Towns used to grow by accident. Sure, the location usually made sense-someplace defensible, on a hill or an island, or somewhere near an extractable resource or the confluence of two transport routes. But what happened next was ad hoc.
The people who worked in the fort or the mines or the port or the warehouses needed places to eat, to sleep, to worship. Infrastructure threaded through the hustle and bustle—water, sewage, roads, trolleys, gas, electricity—in vast networks of improvisation.
Then Karibib became part of such natural human activity. It is three years since Lesley Goreseb took over as Chief Executive Officer and the town is setting the tone for the future with smart partnership and energy conscience development. The latest being a N$120m solar plant. We ask Lesley how he has amalgamated development and its people.
What does the launch of the Karibib Solar Park mean for the Karibib Town?
Karibib Town and in particular the Council is excited with the prospect of being one of the first towns to be involve in renewable energy provision. It is by no means the future in terms of clean energy.
The current agreement is bulk energy supply, but we as council want to look at through our agreement to provide Solar Energy to our Low and Ultra-Low residents of Karibib.
Explain the nature of this deal for the Town?
Karibib Town Council and Metdecci Energy Investment (Pty) Ltd agreed through a lease agreement for Council to avail 15Ha of land to buy into a profit sharing agreement, of which the agreement will be for a period of 25 years.
We are just proud that Karibib is one of the first Towns in Namibia supporting Renewable Energy and contributing towards Climate change. We also envisaged using the profit from the agreement to procure Solar panels for houses that will be occupied by Low and Ultra-Low income residents of Karibib.
What other future projects do you have envisaged for Karibib?
Karibib is uniquely situated, being the entry point to the Port of Walvis Bay but also the only Town where all Transport Corridors are passing at the same time as per the National Logistic Master Plan.
We therefore have the unique advantage where the Trans Orange, Trans Kalahari, Trans Caprivi, Trans Katwitwi, Trans Oshikango are meeting at the same time with currently around ±900 Trucks passing at the same time.
With this advantage, we have availed land for a Truck Port and a Container Terminal. Through consultations with Windhoek Vocational Training Centre (WVTC), Karibib availed land for the construction of an Institution of Higher learning. The Council also bought land from a private company to service 319 plots for Low and Ultra-Low Residents of Karibib.
The construction of a Shopping Centre is also envisaged, of which Woermann Brock may open its doors towards the end or beginning of next year. Through Private investment, a Marble Granite Company will open its doors towards the end of the year, employing ±300 Residents of Karibib.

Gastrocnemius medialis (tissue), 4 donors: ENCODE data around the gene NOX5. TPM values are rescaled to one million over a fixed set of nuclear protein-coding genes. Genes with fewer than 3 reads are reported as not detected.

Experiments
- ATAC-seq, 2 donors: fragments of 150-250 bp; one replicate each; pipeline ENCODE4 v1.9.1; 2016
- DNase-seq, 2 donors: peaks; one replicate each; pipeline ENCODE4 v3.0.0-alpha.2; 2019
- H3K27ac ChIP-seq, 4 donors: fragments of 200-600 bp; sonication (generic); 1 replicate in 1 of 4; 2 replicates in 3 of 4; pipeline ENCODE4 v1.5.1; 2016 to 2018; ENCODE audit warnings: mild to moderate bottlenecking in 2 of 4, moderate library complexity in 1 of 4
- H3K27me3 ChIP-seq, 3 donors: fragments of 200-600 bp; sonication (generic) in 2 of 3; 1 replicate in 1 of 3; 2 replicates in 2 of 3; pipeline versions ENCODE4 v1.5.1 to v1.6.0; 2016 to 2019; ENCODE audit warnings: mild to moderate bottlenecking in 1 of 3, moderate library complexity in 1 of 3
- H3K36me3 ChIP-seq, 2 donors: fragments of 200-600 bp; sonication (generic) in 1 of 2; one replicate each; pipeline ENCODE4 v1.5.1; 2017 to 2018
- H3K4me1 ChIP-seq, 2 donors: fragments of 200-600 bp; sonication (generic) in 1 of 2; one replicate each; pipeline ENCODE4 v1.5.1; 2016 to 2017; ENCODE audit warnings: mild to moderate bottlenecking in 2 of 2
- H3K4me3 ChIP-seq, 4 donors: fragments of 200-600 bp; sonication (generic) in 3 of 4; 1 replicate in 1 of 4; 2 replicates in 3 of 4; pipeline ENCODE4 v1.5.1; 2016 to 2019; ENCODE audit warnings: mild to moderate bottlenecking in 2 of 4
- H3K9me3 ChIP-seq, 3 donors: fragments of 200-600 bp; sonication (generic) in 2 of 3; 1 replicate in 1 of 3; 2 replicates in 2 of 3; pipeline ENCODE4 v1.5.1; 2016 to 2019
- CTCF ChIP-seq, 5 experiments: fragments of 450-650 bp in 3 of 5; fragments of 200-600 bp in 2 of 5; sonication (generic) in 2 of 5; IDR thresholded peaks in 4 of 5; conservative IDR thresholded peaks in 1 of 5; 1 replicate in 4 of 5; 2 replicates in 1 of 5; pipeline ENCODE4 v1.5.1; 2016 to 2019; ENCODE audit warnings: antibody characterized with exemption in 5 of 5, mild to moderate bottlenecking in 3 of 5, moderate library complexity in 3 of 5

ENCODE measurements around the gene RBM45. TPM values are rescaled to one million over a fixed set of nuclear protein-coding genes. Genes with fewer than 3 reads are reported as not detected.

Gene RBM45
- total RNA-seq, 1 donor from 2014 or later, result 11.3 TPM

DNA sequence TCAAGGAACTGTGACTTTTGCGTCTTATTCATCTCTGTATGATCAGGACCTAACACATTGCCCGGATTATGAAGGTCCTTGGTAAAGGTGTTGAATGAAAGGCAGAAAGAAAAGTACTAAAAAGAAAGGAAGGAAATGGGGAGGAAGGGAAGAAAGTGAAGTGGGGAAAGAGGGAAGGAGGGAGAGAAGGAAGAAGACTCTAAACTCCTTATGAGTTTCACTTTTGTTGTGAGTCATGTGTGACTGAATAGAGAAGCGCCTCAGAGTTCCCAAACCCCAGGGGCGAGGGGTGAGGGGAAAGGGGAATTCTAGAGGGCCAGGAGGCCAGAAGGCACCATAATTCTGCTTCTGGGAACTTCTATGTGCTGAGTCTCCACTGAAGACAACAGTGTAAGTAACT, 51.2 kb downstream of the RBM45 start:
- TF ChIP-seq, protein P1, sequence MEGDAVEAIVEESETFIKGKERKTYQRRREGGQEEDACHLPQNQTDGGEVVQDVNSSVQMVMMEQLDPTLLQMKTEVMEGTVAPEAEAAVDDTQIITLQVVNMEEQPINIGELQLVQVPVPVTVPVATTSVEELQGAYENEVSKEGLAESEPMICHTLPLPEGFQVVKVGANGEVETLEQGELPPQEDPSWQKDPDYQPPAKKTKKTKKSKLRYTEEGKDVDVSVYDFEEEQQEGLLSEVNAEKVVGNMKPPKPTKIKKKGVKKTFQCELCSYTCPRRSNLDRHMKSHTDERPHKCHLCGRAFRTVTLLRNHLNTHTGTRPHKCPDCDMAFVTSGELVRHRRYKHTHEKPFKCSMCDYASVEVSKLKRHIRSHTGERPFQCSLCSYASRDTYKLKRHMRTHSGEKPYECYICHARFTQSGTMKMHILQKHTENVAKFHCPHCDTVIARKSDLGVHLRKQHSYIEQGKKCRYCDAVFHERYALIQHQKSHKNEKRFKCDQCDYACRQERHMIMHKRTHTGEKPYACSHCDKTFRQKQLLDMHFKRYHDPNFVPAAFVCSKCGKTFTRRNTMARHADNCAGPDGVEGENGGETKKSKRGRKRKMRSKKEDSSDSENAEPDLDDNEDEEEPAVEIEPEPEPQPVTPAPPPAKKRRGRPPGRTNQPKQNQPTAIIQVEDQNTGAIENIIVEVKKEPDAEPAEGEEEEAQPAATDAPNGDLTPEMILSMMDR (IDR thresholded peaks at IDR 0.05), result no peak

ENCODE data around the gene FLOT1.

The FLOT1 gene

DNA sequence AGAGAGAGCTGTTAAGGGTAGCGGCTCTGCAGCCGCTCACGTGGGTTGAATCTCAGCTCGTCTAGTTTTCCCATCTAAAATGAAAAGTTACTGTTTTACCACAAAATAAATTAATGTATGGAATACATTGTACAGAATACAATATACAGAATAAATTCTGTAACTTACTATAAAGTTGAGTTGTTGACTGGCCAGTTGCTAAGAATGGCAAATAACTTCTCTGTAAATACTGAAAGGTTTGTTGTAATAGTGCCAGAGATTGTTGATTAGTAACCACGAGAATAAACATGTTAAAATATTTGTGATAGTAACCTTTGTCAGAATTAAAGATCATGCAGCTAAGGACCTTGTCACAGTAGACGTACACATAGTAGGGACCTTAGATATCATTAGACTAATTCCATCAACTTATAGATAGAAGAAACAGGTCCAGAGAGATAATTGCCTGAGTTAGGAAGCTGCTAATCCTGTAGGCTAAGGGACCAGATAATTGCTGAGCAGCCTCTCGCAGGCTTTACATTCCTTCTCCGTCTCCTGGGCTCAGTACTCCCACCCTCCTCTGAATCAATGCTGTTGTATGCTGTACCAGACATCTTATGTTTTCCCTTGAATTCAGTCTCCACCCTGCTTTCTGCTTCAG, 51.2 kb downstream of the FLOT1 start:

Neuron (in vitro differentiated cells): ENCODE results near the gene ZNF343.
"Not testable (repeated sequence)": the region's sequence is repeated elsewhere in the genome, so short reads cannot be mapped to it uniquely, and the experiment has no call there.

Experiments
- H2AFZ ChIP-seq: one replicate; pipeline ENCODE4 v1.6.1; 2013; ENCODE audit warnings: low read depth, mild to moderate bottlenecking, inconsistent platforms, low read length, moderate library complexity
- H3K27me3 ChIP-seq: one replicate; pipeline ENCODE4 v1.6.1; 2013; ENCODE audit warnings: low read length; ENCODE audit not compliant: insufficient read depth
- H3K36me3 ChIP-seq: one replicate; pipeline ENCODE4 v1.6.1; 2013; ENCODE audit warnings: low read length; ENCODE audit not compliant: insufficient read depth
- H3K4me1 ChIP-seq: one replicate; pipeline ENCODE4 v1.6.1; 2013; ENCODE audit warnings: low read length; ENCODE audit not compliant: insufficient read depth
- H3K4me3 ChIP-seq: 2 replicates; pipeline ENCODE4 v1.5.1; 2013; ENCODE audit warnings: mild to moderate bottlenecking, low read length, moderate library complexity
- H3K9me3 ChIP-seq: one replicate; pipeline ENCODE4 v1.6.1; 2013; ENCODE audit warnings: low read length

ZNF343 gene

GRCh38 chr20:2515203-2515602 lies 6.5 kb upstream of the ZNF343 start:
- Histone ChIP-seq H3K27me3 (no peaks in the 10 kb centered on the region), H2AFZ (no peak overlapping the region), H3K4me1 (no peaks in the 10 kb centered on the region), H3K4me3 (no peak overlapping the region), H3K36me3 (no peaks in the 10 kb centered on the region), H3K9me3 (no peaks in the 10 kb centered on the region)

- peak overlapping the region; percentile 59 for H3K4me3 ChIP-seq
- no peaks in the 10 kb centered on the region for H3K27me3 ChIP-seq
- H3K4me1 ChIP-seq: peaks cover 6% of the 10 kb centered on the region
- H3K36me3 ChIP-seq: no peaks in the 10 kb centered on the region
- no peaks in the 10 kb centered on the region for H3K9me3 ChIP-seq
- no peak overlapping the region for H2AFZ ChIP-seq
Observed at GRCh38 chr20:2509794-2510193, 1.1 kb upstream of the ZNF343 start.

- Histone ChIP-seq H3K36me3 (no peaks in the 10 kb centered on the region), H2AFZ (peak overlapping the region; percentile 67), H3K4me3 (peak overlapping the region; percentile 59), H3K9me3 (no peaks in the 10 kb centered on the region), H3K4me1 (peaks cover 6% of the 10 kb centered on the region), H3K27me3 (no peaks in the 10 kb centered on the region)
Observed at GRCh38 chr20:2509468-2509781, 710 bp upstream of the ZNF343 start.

We are busy establishing a site to avail 35 erven for Industrial and Business purposes. We will also establish site for small scale agricultural purposes with erf sizes being from 5 to 10Ha.
Being on the Power Grid as this is a big achievement. What does it mean for your relationship with foreign investors?
Karibib Town Council has been politically and administratively very stable, the idea of having an excellent working relationship between political leadership and administration has been a draw card for investors to come and invest in Karibib.
Karibib become a destination of choice as it was first a political battle ground within the Council, but the previous councillors brought in much needed political stability, thanks to the former Mayor, Hon. Ipinge and MC Chairperson, Milton Ya Otto and the current Councillors under the Leadership of His Worship the Mayor, Hon. Titus Nabot, the Town is aiming for prosperity.
Speaking of Investors, what challenges do you wish to avoid with future investors?
The challenges that my office is experiencing is that some investors come to Council just to acquire land either for speculation or guarantee for other projects.
We therefore created a development agreement, which will focus on implementation timelines and the company must prove that it has the necessary financial means to start and complete the envisaged project.
What advice do you have for those seeking to invest in Karibib?
Karibib will become the future distribution hub of Namibia, including the land-locked-countries of Southern Africa, therefore the opportunity is there to set up shop in terms of Manufacturing and storage facilities.
Are you impressed with the pace of development?
Yes, because you must be patient if you want development, starting with the planning process and having the political support and qualified staff compliment, then all aspects of implementation will come into place, which is where we are now.
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